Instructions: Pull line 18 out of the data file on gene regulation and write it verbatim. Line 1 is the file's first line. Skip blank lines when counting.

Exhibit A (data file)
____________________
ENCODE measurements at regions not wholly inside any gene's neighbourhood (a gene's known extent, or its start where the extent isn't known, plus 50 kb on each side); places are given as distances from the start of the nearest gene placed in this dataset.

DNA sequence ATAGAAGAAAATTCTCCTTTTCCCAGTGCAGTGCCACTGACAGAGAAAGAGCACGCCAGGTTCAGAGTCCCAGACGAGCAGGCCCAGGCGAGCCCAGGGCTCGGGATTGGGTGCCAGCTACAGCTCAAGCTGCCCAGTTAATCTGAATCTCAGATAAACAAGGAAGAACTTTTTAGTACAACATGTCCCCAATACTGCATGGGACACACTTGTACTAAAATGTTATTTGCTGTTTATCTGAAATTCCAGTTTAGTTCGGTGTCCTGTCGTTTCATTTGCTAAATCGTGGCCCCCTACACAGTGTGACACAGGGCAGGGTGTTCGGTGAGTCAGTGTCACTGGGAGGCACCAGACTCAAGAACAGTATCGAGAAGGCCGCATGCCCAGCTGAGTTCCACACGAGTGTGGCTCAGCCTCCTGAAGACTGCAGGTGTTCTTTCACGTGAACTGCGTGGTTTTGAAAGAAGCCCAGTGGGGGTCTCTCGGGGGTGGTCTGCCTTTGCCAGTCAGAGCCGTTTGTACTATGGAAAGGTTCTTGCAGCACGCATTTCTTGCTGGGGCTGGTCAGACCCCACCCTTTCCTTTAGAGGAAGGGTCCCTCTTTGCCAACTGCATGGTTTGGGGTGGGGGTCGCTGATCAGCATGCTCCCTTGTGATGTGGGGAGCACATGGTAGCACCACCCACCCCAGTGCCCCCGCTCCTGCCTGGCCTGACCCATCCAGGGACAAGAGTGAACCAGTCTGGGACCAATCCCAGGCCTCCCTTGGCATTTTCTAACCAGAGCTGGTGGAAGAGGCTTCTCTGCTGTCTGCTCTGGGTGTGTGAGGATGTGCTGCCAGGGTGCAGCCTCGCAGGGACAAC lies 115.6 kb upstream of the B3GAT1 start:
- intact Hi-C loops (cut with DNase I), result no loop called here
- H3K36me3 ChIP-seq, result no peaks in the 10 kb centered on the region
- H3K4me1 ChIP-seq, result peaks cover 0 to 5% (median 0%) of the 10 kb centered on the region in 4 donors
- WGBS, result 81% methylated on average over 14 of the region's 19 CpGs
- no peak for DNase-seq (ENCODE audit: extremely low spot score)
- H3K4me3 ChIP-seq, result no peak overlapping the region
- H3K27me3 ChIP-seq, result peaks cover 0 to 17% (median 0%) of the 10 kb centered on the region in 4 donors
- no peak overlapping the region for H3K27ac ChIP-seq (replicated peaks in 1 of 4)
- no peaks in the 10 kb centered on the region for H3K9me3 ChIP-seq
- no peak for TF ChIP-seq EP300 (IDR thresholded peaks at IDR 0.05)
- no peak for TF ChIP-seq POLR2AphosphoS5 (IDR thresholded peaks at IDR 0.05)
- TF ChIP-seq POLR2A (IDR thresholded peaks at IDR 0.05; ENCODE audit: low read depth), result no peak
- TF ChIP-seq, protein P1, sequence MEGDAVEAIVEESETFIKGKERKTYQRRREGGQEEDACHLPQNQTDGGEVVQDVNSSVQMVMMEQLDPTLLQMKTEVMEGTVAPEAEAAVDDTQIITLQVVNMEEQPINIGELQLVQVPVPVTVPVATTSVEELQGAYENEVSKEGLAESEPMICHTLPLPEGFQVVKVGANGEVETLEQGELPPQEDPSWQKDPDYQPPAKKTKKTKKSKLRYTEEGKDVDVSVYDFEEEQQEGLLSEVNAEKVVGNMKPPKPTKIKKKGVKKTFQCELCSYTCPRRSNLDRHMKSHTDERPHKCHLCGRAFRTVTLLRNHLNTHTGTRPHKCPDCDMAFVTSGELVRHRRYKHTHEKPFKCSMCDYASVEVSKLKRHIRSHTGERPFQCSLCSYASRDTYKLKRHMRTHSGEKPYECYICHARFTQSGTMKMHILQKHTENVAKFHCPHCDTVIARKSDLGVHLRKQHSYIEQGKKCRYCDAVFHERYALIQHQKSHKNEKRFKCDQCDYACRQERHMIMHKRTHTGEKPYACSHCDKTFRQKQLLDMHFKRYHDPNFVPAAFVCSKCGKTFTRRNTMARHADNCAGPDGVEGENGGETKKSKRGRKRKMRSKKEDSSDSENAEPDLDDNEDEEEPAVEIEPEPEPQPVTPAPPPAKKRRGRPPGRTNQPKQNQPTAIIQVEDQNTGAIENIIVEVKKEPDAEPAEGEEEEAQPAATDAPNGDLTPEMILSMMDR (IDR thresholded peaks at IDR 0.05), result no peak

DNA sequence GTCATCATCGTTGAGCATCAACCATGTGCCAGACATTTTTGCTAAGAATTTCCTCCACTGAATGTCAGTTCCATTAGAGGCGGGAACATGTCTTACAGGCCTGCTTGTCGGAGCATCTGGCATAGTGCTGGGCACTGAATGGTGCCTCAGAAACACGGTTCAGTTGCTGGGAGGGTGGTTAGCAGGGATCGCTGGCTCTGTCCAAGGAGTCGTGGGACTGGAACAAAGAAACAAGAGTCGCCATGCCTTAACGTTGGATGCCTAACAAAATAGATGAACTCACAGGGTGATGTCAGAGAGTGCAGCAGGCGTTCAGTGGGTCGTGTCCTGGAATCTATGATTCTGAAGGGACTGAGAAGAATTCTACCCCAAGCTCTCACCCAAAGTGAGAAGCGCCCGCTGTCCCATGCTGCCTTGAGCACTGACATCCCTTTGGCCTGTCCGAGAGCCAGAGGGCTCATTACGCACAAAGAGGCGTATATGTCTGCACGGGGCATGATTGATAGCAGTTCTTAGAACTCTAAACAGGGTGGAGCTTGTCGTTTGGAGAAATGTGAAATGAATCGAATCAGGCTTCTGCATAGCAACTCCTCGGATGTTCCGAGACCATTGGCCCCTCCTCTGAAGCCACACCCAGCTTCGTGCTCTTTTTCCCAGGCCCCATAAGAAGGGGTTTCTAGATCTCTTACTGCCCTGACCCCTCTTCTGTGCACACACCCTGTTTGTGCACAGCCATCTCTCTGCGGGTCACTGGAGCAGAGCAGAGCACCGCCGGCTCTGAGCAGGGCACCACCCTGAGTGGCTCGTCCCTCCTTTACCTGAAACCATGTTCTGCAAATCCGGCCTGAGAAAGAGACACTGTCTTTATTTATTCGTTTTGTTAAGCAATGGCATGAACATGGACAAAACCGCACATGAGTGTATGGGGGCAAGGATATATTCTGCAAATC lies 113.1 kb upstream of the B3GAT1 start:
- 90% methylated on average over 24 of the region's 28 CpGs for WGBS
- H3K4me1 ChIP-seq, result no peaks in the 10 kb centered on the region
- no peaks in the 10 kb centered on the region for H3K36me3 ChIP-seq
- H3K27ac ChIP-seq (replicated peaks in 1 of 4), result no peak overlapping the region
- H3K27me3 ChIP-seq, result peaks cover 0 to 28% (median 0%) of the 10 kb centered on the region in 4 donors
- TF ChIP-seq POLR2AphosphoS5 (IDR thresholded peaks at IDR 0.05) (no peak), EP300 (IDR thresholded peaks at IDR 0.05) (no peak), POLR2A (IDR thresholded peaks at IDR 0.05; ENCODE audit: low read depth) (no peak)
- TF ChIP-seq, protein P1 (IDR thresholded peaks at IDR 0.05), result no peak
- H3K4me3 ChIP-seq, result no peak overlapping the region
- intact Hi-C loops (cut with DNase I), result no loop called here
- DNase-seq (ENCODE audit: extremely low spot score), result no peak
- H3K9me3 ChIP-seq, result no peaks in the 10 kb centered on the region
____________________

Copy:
- H3K4me1 ChIP-seq, result no peaks in the 10 kb centered on the region